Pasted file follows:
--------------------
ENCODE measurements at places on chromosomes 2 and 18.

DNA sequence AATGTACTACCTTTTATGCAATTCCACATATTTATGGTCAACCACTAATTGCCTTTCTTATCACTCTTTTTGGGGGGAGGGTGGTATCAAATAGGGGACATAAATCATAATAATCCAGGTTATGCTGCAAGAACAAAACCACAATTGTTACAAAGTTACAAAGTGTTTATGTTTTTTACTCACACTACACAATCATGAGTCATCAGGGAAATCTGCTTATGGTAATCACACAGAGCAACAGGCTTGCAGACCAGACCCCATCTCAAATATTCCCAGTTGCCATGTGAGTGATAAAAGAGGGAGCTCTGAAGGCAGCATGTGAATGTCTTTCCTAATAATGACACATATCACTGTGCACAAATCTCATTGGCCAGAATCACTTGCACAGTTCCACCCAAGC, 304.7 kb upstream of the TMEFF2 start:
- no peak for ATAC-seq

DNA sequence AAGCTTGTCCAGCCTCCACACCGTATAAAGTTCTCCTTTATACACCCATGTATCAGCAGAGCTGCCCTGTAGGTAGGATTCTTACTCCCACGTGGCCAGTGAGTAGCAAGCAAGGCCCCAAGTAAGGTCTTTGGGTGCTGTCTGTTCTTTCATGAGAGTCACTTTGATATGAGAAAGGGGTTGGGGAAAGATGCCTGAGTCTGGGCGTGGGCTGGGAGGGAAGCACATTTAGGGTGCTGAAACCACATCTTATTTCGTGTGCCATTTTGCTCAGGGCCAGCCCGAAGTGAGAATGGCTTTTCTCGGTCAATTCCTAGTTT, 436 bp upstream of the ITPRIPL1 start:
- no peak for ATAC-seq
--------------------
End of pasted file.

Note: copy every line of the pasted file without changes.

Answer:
ENCODE measurements at places on chromosomes 2 and 18.

DNA sequence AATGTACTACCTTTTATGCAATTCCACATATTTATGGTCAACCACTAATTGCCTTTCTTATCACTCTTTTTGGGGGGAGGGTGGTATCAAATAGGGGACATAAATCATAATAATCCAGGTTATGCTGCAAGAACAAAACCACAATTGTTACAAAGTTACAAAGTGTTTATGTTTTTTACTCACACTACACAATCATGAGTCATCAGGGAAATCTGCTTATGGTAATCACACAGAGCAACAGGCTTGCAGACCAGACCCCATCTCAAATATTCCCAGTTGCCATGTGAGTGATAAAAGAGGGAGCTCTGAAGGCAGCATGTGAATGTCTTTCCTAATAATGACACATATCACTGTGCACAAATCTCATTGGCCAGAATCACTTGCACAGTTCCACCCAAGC, 304.7 kb upstream of the TMEFF2 start:
- no peak for ATAC-seq

DNA sequence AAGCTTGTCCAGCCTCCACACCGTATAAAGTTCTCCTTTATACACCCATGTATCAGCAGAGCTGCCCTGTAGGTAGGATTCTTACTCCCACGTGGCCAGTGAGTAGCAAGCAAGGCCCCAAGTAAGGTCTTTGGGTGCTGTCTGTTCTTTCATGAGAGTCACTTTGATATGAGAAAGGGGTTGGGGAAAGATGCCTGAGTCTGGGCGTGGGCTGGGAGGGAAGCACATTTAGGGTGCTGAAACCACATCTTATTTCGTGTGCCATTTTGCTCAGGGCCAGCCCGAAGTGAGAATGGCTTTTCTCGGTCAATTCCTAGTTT, 436 bp upstream of the ITPRIPL1 start:
- no peak for ATAC-seq